Foraging strategies of Glaucous-winged Gulls : influences of sea otter predation Public Deposited

http://ir.library.oregonstate.edu/concern/graduate_thesis_or_dissertations/6108vd86r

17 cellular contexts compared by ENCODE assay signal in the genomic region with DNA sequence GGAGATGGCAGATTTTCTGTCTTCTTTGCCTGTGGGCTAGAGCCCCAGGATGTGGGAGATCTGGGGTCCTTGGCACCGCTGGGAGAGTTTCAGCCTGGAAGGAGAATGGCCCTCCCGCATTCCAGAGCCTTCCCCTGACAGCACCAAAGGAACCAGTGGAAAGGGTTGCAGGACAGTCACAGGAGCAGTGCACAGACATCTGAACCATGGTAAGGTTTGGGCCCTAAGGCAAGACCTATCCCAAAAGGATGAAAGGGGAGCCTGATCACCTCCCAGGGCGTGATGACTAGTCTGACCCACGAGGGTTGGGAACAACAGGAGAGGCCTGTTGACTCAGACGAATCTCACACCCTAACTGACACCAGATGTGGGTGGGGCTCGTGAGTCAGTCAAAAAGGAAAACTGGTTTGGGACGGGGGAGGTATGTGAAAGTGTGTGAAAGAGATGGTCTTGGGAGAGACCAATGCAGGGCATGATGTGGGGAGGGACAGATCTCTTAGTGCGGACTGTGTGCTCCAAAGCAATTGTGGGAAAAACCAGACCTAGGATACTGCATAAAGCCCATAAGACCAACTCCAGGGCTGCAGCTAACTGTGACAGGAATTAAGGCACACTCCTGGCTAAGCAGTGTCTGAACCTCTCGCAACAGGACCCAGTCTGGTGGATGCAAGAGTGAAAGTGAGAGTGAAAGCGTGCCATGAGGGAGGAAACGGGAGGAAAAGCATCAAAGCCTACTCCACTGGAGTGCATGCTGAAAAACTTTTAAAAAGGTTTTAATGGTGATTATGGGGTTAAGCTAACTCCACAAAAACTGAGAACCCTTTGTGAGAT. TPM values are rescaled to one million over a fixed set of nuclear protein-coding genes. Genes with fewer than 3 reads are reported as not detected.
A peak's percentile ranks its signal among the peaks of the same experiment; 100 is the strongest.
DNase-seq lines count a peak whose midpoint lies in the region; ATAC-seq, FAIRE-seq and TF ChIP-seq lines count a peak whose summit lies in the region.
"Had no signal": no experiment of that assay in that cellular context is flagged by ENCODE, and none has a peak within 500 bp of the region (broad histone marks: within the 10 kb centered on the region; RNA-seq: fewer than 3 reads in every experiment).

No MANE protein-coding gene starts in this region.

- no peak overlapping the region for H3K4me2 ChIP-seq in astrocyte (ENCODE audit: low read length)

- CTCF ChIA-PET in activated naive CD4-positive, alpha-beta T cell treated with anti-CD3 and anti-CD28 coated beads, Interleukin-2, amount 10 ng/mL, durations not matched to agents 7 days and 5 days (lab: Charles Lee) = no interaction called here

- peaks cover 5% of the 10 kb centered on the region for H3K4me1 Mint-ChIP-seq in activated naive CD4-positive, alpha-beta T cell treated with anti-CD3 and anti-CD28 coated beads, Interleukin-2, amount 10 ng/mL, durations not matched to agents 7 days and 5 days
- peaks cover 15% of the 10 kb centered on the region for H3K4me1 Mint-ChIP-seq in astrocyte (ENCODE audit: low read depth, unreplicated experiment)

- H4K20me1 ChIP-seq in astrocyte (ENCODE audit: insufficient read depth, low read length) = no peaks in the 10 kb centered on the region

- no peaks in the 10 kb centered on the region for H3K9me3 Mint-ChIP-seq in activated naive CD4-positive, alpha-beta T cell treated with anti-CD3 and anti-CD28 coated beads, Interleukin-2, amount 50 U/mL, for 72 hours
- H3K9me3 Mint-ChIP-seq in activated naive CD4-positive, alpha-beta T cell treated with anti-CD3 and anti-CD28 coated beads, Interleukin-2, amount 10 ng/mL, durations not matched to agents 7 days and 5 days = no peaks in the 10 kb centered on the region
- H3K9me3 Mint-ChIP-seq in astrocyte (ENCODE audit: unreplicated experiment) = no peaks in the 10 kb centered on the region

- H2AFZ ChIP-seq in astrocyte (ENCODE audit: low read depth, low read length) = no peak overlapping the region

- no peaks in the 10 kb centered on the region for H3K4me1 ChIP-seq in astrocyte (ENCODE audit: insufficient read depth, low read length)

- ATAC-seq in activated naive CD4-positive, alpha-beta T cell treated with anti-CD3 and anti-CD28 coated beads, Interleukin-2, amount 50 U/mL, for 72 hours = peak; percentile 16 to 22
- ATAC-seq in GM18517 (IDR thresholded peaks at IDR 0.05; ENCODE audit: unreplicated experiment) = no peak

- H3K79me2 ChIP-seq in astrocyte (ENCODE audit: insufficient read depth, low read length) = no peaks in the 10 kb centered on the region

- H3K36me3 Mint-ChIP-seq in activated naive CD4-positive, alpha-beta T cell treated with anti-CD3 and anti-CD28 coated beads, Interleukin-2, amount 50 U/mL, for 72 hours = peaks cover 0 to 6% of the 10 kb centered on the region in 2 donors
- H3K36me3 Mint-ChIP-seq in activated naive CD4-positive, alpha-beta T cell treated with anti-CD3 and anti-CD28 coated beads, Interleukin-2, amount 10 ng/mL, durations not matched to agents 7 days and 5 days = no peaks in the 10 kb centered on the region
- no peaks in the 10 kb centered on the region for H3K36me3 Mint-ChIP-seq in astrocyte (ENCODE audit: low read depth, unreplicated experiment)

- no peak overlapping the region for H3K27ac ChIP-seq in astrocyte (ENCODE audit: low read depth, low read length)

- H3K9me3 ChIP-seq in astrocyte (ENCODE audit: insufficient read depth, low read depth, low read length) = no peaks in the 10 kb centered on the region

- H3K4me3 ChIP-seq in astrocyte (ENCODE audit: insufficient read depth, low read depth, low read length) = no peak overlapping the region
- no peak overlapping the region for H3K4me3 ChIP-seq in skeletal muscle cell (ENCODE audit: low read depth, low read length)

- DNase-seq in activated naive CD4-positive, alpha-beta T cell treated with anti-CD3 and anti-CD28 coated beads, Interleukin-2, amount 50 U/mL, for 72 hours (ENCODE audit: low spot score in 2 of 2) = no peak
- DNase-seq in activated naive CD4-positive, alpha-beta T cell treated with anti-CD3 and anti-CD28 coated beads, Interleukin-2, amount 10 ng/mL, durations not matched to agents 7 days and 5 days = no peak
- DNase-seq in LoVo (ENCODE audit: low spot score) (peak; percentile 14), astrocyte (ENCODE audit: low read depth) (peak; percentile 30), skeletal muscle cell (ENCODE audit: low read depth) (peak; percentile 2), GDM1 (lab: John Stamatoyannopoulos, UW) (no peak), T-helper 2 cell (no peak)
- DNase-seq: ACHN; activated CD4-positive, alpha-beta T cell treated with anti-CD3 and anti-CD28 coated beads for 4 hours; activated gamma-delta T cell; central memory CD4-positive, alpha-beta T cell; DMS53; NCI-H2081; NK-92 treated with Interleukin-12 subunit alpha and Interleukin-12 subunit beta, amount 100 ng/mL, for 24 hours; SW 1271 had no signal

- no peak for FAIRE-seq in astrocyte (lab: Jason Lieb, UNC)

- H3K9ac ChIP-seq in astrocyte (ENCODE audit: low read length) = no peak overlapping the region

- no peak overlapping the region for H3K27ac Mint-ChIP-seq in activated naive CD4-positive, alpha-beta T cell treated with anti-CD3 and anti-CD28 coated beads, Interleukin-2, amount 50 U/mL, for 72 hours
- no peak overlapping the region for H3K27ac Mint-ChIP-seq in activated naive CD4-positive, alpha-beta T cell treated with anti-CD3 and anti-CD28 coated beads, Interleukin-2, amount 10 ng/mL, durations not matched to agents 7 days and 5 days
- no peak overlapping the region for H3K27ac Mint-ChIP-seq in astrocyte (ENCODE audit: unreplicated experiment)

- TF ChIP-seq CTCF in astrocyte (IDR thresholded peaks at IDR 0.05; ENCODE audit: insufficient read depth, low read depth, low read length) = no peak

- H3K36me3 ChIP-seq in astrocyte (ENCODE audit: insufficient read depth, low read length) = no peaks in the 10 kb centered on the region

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  • Diets and foraging strategies of Glaucous-winged Gulls were studied in areas with and without sea otters in the western Aleutian Islands, Alaska. Gulls foraged on invertebrates (e.g., sea urchins, limpets, chitons, mussels, and others) in the rocky intertidal community and on fish at sea; this study was conducted on gulls foraging intertidally. Sea otters affected foraging strategies and diets of gulls by reducing the size and density of intertidal prey available to them. In the presence of low densities of sea otters (which had depredated large sea urchins) gulls adjusted their foraging strategies by being more selective while feeding on urchins. In the presence of high densities of sea otters (which had depredated most intertidal prey) gulls shifted their diets from intertidal invertebrates to fish and the diversity of their diets was reduced. Observations demonstrated that gulls foraged intertidally during low tides and that most foraging occurred in the lowest intertidal zones that were exposed. Consequently, gulls foraged in different zones during spring and neap tides. When all zones were exposed gulls selected the Alaria and Laminaria zones, which offered the highest net rate of energy gain (En) . Gulls also selected particular prey species and prey sizes. Selective foraging of gulls increased their En 126% in areas without sea otters and 181% in areas with low densities of sea otters. Prey preference experiments demonstrated that preferences of gulls for chitons and urchins were significantly correlated to En, but assimilation rate, experience and search images were also influential. Highly preferred prey species (chitons) were not strongly selected for in the field because of their ability to adhere to the substrata. Foraging behavior of gulls indicated that they hunted by En expectation and left prey patches when a threshold En was reached. Foraging behavior of gulls in the rocky intertidal community supported optimal foraging theory for optimal diets, patch choice, and time allocation to patches.
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